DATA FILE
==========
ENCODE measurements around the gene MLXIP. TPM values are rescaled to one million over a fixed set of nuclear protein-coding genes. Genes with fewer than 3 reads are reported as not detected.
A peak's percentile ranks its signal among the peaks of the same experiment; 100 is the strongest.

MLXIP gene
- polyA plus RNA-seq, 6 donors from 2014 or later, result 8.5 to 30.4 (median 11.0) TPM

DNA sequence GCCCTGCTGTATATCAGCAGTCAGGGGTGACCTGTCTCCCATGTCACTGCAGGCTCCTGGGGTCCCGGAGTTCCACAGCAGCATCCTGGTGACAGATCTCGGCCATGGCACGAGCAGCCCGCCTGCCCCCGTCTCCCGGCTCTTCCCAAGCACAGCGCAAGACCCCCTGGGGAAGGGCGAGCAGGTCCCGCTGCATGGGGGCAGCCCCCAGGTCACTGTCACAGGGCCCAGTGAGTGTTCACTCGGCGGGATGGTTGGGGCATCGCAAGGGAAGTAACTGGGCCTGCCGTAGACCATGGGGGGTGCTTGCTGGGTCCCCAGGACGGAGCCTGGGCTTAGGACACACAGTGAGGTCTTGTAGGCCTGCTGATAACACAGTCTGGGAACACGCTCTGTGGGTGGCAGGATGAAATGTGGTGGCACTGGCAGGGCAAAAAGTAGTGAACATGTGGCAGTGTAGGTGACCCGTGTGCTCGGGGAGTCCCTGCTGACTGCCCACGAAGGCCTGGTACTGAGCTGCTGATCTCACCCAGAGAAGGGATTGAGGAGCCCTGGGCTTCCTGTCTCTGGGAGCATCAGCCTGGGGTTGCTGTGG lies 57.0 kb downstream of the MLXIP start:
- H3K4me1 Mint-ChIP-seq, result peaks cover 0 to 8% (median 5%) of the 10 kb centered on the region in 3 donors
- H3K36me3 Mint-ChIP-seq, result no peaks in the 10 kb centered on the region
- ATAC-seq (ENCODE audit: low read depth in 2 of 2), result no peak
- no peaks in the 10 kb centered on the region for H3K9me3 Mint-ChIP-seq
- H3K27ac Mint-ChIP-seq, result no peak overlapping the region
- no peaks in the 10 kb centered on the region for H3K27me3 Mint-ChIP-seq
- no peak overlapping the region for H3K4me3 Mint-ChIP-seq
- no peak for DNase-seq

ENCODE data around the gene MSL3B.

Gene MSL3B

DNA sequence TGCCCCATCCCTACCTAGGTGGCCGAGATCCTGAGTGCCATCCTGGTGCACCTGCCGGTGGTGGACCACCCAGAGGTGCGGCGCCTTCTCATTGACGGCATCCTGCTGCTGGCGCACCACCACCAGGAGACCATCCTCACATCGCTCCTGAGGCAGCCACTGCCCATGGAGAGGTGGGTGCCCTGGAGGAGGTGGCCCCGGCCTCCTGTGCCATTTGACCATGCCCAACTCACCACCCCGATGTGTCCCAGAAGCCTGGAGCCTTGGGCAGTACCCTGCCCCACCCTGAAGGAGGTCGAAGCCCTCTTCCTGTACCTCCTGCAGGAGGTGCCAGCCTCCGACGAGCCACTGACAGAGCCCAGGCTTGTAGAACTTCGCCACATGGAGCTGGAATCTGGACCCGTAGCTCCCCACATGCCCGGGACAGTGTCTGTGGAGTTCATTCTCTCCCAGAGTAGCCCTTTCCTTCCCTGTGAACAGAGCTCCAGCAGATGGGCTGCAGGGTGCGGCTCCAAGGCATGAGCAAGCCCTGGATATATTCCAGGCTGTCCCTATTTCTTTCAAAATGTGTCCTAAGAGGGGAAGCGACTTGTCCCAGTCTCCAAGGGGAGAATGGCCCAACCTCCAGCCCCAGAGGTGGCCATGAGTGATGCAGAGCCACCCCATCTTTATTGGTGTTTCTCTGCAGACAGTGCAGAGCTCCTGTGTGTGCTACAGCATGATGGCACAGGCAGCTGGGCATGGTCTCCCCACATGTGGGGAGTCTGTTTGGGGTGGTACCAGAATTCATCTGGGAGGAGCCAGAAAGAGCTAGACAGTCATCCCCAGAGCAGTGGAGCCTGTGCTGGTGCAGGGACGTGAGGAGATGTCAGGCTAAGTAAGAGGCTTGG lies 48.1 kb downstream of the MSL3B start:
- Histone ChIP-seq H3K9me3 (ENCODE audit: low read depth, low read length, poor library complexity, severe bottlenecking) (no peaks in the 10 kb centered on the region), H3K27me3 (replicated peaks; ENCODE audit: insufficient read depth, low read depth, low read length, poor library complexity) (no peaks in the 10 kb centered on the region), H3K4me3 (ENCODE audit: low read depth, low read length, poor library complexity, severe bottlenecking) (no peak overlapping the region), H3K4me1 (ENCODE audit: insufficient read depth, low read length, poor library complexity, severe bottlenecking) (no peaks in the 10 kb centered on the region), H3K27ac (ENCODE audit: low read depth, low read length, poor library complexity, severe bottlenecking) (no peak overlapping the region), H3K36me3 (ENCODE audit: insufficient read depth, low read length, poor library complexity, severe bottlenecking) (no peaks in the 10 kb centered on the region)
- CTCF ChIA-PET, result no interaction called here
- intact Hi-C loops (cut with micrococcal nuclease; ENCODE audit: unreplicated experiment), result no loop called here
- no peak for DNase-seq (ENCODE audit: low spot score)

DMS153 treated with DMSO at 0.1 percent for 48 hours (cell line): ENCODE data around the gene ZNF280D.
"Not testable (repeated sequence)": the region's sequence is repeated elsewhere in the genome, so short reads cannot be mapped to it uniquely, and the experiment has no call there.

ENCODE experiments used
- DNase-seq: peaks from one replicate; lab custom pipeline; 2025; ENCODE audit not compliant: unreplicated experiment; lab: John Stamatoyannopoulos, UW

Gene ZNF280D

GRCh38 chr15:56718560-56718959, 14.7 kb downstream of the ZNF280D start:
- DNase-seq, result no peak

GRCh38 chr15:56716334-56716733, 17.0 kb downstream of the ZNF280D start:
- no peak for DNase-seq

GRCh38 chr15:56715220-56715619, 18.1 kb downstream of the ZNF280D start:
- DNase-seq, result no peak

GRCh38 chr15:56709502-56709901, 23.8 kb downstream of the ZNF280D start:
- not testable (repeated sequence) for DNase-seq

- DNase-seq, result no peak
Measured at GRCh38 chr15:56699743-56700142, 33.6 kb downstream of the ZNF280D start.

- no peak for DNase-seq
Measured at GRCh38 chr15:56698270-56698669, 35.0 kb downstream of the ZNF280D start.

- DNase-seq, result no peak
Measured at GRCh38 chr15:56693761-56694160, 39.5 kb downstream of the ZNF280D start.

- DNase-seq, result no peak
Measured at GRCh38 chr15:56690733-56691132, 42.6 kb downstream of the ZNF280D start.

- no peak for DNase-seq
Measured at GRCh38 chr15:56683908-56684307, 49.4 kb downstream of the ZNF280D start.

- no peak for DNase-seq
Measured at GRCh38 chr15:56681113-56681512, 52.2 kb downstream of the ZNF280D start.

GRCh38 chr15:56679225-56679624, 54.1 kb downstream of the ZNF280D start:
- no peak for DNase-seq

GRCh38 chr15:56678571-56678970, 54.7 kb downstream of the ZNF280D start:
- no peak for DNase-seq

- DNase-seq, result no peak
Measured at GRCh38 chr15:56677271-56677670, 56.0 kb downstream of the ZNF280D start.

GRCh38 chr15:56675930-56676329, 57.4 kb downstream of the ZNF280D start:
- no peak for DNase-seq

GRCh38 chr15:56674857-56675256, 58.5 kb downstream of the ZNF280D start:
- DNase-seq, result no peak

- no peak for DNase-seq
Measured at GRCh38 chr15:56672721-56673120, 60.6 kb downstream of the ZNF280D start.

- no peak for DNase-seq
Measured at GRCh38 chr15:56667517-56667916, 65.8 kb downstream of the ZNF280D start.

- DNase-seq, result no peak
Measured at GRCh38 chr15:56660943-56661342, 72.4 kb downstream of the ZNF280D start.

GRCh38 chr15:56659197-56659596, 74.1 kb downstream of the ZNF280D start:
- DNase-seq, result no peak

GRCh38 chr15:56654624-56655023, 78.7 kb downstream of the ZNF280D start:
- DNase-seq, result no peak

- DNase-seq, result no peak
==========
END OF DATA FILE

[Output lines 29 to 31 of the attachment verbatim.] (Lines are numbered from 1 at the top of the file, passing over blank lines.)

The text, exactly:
- no peak for DNase-seq

GRCh38 chr15:56715220-56715619, 18.1 kb downstream of the ZNF280D start:
- DNase-seq, result no peak